Forestvale Cemetery

490 Forestvale Road
46.653552, -112.032680

All Photos Courtesy of Forestvale Cemetery, via
Paul E. Paulsen Jr., Unless Otherwise Noted


Founded in 1890 as the Helena Cemetery, Forestvale Cemetery occupies 150 acres (according to current tax records) in the Helena Valley. The name was changed to Forestvale in 1901.

There are over 14,000 individuals buried at Forestvale, including many notable Montana pioneers. It is also the final resting place of motion picture star Myrna (Williams) Loy, a Helena native.

The documents listed as sources for the information presented here are available for download and/or linking at the end of this feature.

"In 1888, there were three public cemeteries in Helena, all of which were owned and operated by religious organizations: a Catholic cemetery, Jewish cemetery and the Benton Avenue Cemetery, which was generally populated by Protestants. As the city of Helena was expanding rapidly, growing from a population of 3,000 in 1880 to over 13,000 in one decade, the city government recognized the need for additional burial space outside of the city limits. During the summer of 1889, a group of Helena investors began to investigate suitable sites of the establishment of a new cemetery, and purchased 140 acres located about 2-1/2 miles from town, for $3500 from Charles C. Colber and his wife."-- National Register of Historic Places Registration Form for Forestvale Cemetery, 1990

"There were over 400 exhumations from other cemeteries reinterred in Forestvale. These
reinterments came from the abandoned Catholic Cemetery south of the State Capitol,
City Cemetery behind Central School, Catholic Cemetery on Oakes, Benton Avenue Cemetery and Mountain Home Cemetery. They were also removed from several ranches in the Helena area, other towns in Montana, and many were removed from Beaver Creek when Canyon Ferry Reservoir flooded the area." -- Forestvale Cemetery Tour Guide, 2003


Paul S. Paulsen (1886-1952)

Paul S. Paulsen, a native of Denmark, was the caretaker at Forestvale from about 1912 to his death in 1952. Many thanks to his grandsons, Paul E. Paulsen Jr. and Guy Duncan, for arranging the scanning and forwarding of many of the photographs for this feature. And of course, special thanks to Forestvale Cemetery for making the photos available.

Thanks also to Helena historian and author Charleen Spalding for her Forestvale photos and invaluable information.


Annotated 2015 Map of Forestvale
Map Courtesy of Charleen Spalding

Forestvale was designed by Vermont native Harry Vespasian Wheeler (1850-?), a civil engineer working in Montana. He also laid out Missoula's City Cemetery in the 1880s. Forestvale's design, featuring curving roads, a water feature, and abundant plantings, was part of the "garden cemetery" or "rural cemetery" movement of the 19th Century. Read more about it on Wikipedia.

Wheeler lived in Southern California both before and after his years in Montana..





Main Gate
of Forestvale, 1890

"Originally the entrance had a castellated top, according to an etching depicting the new cemetery in the 1890 publication Helena; Its Past and Future. The words: 'The Helena
Cemetery' were cut in the stone at the top of the entrance. The name stone and the castellation may have been removed when the name of the cemetery was changed to Forestvale in 1901, or these alterations may have occurred in 1936 when post-earthquake
repairs were made on the gateway." -- National Register of Historic Places Registration Form for Forestvale Cemetery, 1990

At least one post-1901 photograph of the castellated entrance exists, so the top was likely removed after being damaged by the 1935 earthquakes. Here is the gate photographed from the northwest in 1913...

 


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Only one lake of the two proposed was dug; it has been dry since about 1920, and in the 1930s was given over to burials. It was informally called the Sunken Garden, and is now known as the Arbor Garden section. Also never constructed was the chapel, meant to be next to the receiving vault, near the main gate.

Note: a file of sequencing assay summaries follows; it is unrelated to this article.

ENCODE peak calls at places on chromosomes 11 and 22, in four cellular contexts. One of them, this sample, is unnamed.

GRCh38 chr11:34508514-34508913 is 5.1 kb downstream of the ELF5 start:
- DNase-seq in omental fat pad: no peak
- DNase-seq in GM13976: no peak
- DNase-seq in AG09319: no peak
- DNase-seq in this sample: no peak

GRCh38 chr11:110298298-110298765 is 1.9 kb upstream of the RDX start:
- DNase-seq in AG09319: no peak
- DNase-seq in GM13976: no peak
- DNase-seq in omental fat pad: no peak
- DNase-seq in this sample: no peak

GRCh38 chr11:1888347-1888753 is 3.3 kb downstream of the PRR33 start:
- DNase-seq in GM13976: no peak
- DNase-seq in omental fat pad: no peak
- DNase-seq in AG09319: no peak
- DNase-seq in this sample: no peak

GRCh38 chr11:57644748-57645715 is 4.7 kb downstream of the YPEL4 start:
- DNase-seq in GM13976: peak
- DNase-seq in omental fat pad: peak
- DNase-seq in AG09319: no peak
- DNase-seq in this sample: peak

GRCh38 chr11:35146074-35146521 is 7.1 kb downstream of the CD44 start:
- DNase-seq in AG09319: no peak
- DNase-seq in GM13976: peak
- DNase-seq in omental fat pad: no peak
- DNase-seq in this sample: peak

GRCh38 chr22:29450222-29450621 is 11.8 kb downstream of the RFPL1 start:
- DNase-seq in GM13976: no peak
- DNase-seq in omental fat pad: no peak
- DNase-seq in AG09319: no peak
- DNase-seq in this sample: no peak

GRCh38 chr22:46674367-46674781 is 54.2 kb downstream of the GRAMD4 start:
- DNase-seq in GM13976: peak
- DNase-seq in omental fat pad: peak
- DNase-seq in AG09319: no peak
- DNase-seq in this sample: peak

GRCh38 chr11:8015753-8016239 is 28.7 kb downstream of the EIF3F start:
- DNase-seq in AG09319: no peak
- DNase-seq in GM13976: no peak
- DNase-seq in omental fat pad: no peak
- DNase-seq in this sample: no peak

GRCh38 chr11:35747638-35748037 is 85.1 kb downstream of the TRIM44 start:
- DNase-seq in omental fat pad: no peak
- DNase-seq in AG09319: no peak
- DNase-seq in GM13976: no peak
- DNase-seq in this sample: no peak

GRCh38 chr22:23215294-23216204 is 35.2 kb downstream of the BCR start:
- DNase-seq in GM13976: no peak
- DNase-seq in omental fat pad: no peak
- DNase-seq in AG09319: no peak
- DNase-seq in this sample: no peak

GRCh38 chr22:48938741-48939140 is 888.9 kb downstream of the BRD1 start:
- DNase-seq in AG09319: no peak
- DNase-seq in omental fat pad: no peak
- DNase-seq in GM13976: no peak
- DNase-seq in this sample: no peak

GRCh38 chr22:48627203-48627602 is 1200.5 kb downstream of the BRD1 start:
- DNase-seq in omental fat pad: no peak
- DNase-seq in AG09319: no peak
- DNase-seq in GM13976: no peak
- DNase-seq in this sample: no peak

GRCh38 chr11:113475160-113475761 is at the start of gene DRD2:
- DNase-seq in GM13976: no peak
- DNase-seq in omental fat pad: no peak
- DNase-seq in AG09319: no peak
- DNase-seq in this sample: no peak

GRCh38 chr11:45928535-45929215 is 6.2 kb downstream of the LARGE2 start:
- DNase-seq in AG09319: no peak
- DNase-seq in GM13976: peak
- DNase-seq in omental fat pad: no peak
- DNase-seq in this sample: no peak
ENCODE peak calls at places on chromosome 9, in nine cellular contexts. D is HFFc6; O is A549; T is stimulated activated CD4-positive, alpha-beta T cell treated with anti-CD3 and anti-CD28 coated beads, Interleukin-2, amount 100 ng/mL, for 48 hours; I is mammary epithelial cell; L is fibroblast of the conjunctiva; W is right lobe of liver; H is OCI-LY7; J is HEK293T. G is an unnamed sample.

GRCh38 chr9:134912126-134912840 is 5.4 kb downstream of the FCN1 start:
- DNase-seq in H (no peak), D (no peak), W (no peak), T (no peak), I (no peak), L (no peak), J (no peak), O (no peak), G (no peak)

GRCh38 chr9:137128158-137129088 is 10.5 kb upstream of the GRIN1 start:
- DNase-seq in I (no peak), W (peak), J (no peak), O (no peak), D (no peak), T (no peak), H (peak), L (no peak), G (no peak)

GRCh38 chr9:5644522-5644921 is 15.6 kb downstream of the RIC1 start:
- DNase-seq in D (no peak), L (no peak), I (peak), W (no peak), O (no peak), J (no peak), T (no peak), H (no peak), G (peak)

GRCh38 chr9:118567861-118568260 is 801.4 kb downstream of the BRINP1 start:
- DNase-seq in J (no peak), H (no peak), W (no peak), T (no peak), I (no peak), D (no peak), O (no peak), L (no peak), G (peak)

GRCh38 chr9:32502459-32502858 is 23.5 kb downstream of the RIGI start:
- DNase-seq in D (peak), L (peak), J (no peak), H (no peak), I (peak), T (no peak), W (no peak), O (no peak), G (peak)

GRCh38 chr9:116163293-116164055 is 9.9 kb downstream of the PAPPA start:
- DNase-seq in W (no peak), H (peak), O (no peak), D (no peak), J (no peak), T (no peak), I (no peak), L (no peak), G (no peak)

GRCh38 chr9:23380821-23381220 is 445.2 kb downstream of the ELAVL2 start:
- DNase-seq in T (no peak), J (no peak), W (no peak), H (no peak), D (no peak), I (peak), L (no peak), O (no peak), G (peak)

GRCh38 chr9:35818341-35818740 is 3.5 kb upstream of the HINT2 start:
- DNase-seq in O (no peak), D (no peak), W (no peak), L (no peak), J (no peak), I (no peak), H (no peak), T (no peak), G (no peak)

According to another 1890 article in the Independent, the road leading to the main gate of the new cemetery, now known as McHugh Lane, was to be named Winnie Boulevard. No further mention of that name in connection with the road was found in newspaper archives.

 

Road and Rail to Forestvale, 1899 Topgraphic Map Detail


The Receiving Vault
Located Near the Main Entrance


"A small stone building located just inside the cemetery grounds was built during the 1890s as a receiving vault to store bodies during the winter months until the ground thawed and allowed for burial. In 1930, three crypts were added to the interior of the building. The heavily rusticated, uncoursed stone bearing walls feature five buttresses on each side. The arched entry has double metal doors hung on exaggerated strap hinges." -- National Register of Historic Places Registration Form for Forestvale Cemetery, 1990

On November 8, 1891, James E. Binford, from Marysville, was the first person recorded to have been placed in the vault. He is buried in the Glendale section of the cemetery.


Receiving Vault Doors, 2016


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East Side of the Receiving Fault, 2016


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West Side of the Receiving Vault, 2016


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1930s Crypts Inside the Receiving Vault


COURTESY OF CHARLEEN SPALDING

Old Views of Forestvale

Crossroads Near Main Gate, Aug. 12, 1953 • Photo by Les Jorud


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Looking East Toward the Main Gate, 1913 • Photo by Emil Keller


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Office Building
Built 1890s - Demolished 1990s
Photo by Les Jorud, Aug. 12, 1953


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The office building was described thusly in the 1990 National Register of Historic Places Nomination Form for Forestvale:

"The office was erected during the 1890s and is a small gableroof, blonde brick building. The gable ends are clipped and the roof is covered with deteriorated wooden shingles. The office has not been used in a many years and is in poor condition. The windows are blocked with plywood. A small wooden awning covers the entrance stoop."

The building has since been torn down.

A fountain featuring a sculpture of two children, one holding an umbrella, was in front of the office building. The sculpture is now at Shodair Hospital in Helena.

 

 

Remnants of the Fountain at Forestvale
Statue Now at Shodair Children's Hospital in Helena


PHOTO BY PAUL E. PAULSEN JR

 

The Forestvale Fountain Figures, at Shodair Hospital


PHOTO COURTESY OF RIC SEABROOK

 

Was This Fountain in the Broadwater Natatorium?